North Dakota horse numbers dwindling
by Reed Anfinson, Editor
The official North Dakota horse could be wiped off the state map.
A conservancy group says high hay prices caused by a prolonged drought and a sharp drop in donations have combined to limit food supplies and threaten breeding herds for the Nokota horse, which originated in what is now Theodore Roosevelt National Park.
“This is one of the most difficult situations we’ve been in since the formation of the conservancy,” said Shelly Hauge, the executive director of the Nokota Horse Conservancy, which was established in 1999. “While it’s never been easy, it hasn’t been the struggle it’s been this year.”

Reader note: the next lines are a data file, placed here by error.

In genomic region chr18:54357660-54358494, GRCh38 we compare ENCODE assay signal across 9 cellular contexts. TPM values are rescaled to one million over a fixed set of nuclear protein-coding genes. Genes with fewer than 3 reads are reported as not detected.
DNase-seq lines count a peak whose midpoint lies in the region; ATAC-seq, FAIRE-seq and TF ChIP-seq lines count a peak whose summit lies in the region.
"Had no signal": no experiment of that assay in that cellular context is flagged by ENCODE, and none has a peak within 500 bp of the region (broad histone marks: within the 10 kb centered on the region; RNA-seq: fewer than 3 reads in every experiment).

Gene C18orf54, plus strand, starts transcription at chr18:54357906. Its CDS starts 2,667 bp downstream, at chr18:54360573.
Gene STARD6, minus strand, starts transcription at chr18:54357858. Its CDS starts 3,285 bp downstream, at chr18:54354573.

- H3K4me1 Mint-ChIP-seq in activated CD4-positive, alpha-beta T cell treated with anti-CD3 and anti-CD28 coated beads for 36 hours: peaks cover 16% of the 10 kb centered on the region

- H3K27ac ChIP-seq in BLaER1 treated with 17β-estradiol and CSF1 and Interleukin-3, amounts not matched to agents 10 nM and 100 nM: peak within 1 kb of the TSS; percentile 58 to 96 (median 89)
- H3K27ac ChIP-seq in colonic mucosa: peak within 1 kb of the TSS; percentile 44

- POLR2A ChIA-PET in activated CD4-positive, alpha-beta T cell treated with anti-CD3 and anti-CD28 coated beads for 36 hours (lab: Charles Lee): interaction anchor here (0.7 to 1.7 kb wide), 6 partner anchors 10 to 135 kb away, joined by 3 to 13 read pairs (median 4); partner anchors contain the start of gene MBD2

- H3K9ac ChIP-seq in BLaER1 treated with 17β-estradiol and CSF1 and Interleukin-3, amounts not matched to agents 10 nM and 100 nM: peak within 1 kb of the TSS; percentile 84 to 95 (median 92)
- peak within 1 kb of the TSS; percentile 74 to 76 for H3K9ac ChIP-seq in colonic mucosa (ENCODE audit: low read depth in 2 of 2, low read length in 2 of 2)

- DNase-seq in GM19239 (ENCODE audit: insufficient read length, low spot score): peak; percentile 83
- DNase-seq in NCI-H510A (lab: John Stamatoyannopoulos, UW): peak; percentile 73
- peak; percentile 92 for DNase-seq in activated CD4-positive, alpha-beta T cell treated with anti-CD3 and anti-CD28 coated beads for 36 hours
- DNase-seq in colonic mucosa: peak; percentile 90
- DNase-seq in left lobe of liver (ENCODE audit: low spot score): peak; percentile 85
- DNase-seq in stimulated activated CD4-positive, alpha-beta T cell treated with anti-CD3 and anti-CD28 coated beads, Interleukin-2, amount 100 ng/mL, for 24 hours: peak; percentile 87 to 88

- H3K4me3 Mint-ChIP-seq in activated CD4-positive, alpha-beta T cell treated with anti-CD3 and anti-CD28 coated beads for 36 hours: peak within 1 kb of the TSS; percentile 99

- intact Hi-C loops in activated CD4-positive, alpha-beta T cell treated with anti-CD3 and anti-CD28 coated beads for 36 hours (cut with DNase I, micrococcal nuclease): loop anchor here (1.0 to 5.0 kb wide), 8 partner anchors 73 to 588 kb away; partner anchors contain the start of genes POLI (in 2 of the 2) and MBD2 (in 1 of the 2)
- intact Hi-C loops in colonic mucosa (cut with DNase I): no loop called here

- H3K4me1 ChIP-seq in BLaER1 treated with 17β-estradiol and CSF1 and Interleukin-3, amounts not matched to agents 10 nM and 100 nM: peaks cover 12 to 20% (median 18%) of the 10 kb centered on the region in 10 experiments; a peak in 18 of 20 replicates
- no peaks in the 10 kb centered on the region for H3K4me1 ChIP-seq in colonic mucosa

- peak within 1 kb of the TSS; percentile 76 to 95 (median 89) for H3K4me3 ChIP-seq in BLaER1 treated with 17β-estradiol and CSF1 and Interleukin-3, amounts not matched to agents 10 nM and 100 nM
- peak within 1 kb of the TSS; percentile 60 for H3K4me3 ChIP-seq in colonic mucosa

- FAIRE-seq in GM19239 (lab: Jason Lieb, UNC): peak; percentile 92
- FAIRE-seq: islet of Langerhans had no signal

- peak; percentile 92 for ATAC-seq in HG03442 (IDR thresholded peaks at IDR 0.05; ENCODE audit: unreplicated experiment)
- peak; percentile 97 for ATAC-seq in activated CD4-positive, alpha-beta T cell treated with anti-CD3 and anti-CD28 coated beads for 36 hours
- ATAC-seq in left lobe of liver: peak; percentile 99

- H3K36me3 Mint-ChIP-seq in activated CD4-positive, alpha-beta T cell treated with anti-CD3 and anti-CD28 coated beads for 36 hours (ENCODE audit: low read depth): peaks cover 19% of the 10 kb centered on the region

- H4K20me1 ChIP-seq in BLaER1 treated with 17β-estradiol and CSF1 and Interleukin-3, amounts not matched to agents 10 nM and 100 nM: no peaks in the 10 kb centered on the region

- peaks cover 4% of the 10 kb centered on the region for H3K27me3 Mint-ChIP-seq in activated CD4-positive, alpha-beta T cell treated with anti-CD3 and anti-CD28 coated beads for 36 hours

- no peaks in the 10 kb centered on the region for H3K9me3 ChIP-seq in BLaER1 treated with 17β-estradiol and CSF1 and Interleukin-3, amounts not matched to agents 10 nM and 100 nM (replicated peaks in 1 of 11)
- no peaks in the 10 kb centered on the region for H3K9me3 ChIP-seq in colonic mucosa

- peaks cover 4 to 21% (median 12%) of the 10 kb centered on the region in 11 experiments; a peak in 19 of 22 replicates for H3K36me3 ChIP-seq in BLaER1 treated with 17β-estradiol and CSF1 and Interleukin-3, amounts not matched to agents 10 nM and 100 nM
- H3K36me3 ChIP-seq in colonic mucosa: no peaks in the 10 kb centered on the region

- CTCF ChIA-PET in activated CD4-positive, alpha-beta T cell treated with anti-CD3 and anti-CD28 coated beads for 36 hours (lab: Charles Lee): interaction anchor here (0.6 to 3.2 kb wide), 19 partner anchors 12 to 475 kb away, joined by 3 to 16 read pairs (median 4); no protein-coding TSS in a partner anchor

The group believes the dwindling hay supply could force the dispersal of the herd, which is now pastured in fields near Linton, the Forum reported. That would mean the loss of valuable breeding stock.
The horse is descended from Plains Indian horses, including ponies confiscated from Sitting Bull’s band when it surrendered in 1881, and ranch stock. The Nokota horse was recognized as the North Dakota honorary state equine in 1993.
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